Dozens arrested as second night of St. Louis protests turns violent
Police in St. Louis are bracing Sunday for a third day of protests following the acquittal of a white former police officer in the fatal shooting of a black man.
A small group of protesters who refused to disperse Saturday night clashed with cops as protests turned violent for a second night in a row.
The protesters broke windows at dozens of businesses and threw objects at police, who moved in and made nine arrests. More than 30 protesters were arrested Friday.
Radio talk show host Kevin Jackson told "Fox & Friends" Sunday that the protests weren’t helpful.
“These types of incidents don’t help” in trying to prevent St. Louis’ issues, which include a shrinking population and businesses leaving the city, he said. “The root cause is that young black kids don’t have their fathers, their families.”
Saturday's confrontation took place in the Delmar Loop of the St. Louis suburb of University City -- known for concert venues, restaurants, shops and bars. The area had been the scene of a peaceful march earlier in the evening to protest a judge's ruling Friday clearing ex-Officer Jason Stockley of first-degree murder in the 2011 shooting of 24-year-old Anthony Lamar Smith. That march ended with organizers calling for people to leave and reconvene Sunday afternoon.
Organizers are planning to hold a "die in" on Sunday at 3 p.m. near St. Louis Police headquarters on Olive Street, the St. Louis Post-Dispatch reported.
But the small group that stayed behind drew hundreds of police in riot gear, who moved in and ordered them to leave.
A reporter for The Associated Press found at least half of the businesses on one side of the street with broken windows along a two block area.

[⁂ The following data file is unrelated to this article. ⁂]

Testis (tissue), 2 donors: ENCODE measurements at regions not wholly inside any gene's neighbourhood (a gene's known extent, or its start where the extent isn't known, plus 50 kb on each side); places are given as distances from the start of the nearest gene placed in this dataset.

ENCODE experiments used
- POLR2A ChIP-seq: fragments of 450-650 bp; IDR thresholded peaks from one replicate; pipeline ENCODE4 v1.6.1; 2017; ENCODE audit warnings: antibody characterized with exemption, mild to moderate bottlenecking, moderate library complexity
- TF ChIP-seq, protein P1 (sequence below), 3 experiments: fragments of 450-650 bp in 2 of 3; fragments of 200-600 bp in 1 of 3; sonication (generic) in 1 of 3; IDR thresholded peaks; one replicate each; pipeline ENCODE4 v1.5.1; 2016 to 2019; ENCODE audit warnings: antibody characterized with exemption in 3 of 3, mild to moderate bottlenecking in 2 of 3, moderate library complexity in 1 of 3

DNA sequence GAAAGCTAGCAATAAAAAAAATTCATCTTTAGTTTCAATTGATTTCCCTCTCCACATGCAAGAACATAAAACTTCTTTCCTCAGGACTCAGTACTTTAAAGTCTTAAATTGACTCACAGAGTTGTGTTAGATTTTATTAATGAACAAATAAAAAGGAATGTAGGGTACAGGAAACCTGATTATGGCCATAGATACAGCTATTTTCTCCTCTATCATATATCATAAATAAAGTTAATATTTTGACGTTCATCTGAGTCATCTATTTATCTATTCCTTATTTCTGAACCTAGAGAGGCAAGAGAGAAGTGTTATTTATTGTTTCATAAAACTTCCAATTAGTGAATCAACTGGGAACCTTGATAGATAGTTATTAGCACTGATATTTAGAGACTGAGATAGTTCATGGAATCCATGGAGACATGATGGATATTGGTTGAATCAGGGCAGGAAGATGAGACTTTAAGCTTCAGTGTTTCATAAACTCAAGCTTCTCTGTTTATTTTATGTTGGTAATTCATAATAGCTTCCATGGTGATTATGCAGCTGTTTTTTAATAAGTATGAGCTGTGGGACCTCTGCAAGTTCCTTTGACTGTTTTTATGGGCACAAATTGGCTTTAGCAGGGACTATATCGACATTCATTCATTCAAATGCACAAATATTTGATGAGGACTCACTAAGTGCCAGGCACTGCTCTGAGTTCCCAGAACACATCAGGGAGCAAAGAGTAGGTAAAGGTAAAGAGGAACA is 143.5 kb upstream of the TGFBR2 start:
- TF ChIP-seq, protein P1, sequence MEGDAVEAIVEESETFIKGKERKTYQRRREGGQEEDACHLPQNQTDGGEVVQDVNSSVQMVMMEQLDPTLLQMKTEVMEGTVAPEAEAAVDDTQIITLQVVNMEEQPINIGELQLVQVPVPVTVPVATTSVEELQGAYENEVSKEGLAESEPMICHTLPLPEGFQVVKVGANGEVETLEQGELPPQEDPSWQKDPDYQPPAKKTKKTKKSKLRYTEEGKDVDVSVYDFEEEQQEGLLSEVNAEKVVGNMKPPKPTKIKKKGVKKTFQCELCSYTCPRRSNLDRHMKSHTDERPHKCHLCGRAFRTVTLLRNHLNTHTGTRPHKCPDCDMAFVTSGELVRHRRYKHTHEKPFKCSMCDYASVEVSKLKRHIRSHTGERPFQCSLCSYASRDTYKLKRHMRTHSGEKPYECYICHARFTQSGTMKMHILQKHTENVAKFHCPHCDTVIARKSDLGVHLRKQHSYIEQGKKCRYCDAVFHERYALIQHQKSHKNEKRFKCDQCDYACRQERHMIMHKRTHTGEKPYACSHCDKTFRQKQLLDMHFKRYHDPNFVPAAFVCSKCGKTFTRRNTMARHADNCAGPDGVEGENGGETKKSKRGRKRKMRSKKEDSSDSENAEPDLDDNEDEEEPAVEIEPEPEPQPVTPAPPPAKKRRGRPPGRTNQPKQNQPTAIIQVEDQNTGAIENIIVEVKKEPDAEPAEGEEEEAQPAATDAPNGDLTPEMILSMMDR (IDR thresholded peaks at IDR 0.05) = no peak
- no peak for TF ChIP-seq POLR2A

Sam Thomas, who was helping his friend clean up the glass from the shattered windows of his business, OSO, a clothing and accessories boutique, said he understood why people were angry. The U.S. justice system is broken and needs to be fixed, Thomas said.
"I'm not saying this is the right way to fix it," he said of the damage.
"The window isn't murdered. Nobody is going to have a funeral for the window. We can replace it."
Earlier Saturday, demonstrations consisted mostly of marching and chanting through University City in a change from Friday evening’s violence, which saw 11 police officers injured – several by bricks tossed from the crowd – and the smashing of windows at the home of Mayor Lyda Krewson.
Krewson wasn’t home at the time, but family members were. She called the vandalism “irritating.”
“These are not the images we want to see of our city,” Krewson said at a news conference Saturday, the St. Louis Post-Dispatch reported. “We have some work to do here.”
Stockley’s trial came in the wake of the August 2014 shooting death of Michael Brown in nearby Ferguson, Mo., another police-involved death that sparked days of unrest in that town and elsewhere. The white officer in that case did not face charges.
Friday’s violence in St. Louis prompted the cancellation of concerts planned by rock band U2 on Saturday and singer Ed Sheeran on Sunday. Other events were postponed or canceled as well, the St. Louis Post-Dispatch reported.
Earlier Friday, FOX2 in St. Louis captured video of an elderly woman being knocked down and trampled by riot police. That woman, who was unidentified, was charged with "interfering," St. Louis police tweeted Saturday.
On Saturday, U2 frontman Bono issued a statement on Instagram about the cancellation and about the events transpiring in St. Louis, Variety reported.
“Deeply saddened at what has happened in St. Louis and having to cancel our show tonight,” Bono’s statement read. “I found myself reading Dr. King’s speech from the National Cathedral and asking myself is this 1968 or 2017?”
St. Louis police said 33 people were arrested in connection with Friday’s protests. In addition to the mayor’s home, there was also damage to two police vehicles, the St. Louis Public Library and 10 businesses in the city’s Central West End, police said.
The Associated Press contributed to this report.